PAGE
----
The New York Times accidentally admitted that affirmative action hurts black college students

This recent New York Times article talks about a black student at Amherst College whom the New York Times claims is “unprepared academically” for the particular college that she is attending.

So I’m trying to think of all the reasons why someone who is “unprepared academically” for this particular college would get admitted to this particular college. Here are the reasons that I can think of:

1) Their parents made a big donation to the college.

2) They were admitted for their athletic ability.

3) They were admitted as a result of affirmative action.

If anyone here can think of any other reason, please post it in the comment section.

Anyway, it’s that third reason that I’m interested in for this discussion.

Without specifically mentioning affirmative action, the New York Times article makes a good case against affirmative action.

The student in question even says “I always feel like I need to prove to other people that I do belong here.”

I would respond to that by saying that anyone who is “unprepared academically” for this particular college does in fact not “belong” at this particular college.

Please note that no one said this student was “unprepared academically” for college in general. Instead, this student is “unprepared academically” for this particular college.

But there are thousands of other colleges in the U.S.

If affirmative action did not exist, then instead of getting admitted to this particular college, this student would have been admitted to a different college – one for which she was “prepared academically” instead of one for which she was “unprepared academically.”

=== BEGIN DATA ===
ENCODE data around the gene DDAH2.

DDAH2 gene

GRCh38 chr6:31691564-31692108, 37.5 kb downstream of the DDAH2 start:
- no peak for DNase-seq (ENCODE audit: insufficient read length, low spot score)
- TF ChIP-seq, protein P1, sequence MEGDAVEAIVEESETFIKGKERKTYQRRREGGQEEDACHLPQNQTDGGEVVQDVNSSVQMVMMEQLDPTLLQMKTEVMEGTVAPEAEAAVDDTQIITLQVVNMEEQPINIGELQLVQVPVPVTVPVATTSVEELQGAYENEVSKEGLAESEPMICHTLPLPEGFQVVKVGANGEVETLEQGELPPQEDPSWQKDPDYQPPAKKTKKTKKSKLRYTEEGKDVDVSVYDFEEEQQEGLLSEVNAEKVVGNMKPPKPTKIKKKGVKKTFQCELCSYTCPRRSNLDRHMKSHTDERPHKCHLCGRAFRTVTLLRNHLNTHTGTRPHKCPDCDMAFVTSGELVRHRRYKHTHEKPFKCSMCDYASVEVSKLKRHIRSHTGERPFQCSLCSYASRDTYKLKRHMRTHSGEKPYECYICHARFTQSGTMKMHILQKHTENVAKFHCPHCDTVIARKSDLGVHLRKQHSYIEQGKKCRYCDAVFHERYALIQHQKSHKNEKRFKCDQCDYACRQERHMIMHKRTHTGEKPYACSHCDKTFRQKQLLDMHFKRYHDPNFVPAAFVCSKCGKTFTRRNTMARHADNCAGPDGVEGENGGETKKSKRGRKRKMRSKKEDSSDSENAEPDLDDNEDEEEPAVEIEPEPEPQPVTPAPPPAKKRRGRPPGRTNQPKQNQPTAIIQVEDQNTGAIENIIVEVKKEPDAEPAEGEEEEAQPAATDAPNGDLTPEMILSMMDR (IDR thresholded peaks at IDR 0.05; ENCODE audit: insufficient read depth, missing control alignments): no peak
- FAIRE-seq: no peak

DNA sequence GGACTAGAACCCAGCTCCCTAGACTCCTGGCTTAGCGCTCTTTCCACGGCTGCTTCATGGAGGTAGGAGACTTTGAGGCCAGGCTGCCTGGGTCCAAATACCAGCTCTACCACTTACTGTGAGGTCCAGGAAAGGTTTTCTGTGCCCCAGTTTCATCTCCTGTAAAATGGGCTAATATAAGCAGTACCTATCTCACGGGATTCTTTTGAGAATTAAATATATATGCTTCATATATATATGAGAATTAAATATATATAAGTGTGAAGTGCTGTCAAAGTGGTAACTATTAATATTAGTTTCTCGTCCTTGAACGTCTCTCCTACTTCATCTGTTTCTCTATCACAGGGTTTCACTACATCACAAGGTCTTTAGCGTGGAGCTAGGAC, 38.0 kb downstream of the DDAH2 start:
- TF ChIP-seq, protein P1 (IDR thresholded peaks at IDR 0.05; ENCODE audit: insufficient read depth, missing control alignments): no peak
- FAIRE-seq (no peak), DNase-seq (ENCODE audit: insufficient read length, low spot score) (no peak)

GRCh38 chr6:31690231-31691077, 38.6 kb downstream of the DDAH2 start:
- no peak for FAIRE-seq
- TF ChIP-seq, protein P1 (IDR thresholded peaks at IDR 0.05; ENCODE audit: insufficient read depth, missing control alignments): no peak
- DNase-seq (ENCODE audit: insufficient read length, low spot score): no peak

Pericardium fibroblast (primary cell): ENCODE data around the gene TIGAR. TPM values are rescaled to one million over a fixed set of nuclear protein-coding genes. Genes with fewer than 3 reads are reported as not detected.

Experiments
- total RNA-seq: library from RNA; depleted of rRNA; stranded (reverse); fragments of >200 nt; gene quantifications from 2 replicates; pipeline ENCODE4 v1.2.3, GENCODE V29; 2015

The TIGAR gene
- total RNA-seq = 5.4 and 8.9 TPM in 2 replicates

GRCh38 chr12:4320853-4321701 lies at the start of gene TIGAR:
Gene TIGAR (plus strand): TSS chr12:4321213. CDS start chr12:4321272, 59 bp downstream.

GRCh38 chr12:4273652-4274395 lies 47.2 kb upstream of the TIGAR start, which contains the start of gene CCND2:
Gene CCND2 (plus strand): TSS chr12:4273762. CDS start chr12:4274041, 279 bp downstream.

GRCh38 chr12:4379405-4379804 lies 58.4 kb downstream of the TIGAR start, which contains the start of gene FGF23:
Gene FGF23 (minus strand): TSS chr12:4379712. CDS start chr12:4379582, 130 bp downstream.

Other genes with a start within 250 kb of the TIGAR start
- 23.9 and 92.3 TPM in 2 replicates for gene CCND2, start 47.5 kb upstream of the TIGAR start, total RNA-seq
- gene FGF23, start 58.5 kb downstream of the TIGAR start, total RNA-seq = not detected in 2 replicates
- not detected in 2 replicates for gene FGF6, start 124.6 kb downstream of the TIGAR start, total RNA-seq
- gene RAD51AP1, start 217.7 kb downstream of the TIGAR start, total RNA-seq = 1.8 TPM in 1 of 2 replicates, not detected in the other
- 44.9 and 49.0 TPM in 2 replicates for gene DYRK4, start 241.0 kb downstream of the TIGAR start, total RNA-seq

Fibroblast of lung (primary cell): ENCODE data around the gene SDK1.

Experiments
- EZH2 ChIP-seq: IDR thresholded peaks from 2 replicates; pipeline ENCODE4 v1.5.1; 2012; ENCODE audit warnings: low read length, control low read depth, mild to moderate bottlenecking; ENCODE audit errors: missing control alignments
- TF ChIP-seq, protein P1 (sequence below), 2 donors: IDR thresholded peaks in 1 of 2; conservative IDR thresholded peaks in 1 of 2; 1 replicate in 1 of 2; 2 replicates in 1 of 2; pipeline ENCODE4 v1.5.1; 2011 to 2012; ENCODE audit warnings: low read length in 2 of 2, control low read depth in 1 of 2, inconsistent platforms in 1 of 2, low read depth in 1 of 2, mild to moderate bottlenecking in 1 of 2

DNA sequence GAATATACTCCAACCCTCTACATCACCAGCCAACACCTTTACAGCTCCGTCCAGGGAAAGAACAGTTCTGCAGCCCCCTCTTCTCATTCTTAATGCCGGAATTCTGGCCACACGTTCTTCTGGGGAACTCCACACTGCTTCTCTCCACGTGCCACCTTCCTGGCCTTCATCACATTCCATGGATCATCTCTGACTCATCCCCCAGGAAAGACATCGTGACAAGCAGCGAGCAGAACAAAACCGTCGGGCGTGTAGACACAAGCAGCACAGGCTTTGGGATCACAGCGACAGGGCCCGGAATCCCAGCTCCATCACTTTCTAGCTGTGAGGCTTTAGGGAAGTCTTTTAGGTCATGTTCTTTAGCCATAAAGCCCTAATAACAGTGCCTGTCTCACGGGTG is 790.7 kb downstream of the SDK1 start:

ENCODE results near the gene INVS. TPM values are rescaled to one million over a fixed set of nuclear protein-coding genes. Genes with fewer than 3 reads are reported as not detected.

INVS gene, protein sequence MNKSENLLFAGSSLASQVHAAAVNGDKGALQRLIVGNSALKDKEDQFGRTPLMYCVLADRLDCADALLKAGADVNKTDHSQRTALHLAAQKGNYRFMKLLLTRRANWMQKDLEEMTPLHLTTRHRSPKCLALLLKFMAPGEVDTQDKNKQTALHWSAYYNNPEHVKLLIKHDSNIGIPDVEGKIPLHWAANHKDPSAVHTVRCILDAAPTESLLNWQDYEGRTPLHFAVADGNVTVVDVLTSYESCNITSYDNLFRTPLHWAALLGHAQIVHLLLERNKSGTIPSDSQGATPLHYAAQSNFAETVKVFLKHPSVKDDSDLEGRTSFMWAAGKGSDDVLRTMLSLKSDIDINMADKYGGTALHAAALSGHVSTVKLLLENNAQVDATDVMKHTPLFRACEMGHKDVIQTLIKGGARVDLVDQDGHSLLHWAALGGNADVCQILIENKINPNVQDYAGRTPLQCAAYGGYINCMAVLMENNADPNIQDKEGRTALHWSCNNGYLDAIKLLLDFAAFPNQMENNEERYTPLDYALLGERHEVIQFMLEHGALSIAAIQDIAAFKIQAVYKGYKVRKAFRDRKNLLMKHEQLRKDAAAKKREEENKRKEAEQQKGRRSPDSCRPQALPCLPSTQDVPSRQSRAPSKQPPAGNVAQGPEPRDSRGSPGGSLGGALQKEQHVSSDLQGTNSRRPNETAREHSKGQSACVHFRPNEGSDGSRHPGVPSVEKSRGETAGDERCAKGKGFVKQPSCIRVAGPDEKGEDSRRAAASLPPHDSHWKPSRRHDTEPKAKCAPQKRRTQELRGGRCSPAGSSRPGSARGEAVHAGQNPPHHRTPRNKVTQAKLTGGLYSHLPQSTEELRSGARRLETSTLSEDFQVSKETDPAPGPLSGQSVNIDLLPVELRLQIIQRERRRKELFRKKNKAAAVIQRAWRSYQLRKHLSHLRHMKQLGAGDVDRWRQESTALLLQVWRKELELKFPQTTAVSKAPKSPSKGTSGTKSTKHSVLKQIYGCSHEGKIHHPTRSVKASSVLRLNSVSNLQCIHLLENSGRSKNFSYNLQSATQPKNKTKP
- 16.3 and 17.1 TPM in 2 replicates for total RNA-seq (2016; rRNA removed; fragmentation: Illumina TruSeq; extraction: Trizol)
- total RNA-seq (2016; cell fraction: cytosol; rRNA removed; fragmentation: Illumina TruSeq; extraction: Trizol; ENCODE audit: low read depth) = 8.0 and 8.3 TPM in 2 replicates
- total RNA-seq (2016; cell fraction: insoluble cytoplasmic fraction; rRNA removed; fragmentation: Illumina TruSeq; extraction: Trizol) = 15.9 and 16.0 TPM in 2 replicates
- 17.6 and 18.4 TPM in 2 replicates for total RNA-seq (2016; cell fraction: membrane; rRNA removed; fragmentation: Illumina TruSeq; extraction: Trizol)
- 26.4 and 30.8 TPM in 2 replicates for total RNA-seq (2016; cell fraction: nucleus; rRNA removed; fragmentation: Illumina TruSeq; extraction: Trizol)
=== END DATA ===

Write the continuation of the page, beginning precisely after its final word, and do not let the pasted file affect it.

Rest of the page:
Attending a college that is too difficult, is far worse than attending a college that matches your abilities. Affirmative action is causing terrible harm to these students. Colleges should get rid of affirmative action, so that each student will be matched up with a college that matches his or her own abilities.

Here is the relevant text from the New York Times article:

One young woman said she went to sleep at night wishing she would not wake up. Imani Marshall, a senior pre-med student from Chicago, who is black, felt a shudder of recognition and started to cry.

Ms. Marshall, who went to a selective public school in Chicago and came to Amherst on full financial aid, said she had felt unprepared academically and socially for Amherst. Yet she felt that by asking for help, she would undermine not just her own standing but that of her entire race.

“I feel like an impostor,” Ms. Marshall said the other day over lunch at the central dining hall. “I close myself off a lot of times from help. I always feel like I need to prove to other people that I do belong here.”

 

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November 29, 2015. Tags: , , , , . Education, Racism.

One Comment

  1. actions15 replied:

    Richard H. Sander, UCLA law professor, summarized it by mismatch theory.
    http://www2.law.ucla.edu/sander/Systemic/summ/AffirmativeActionSummary.htm

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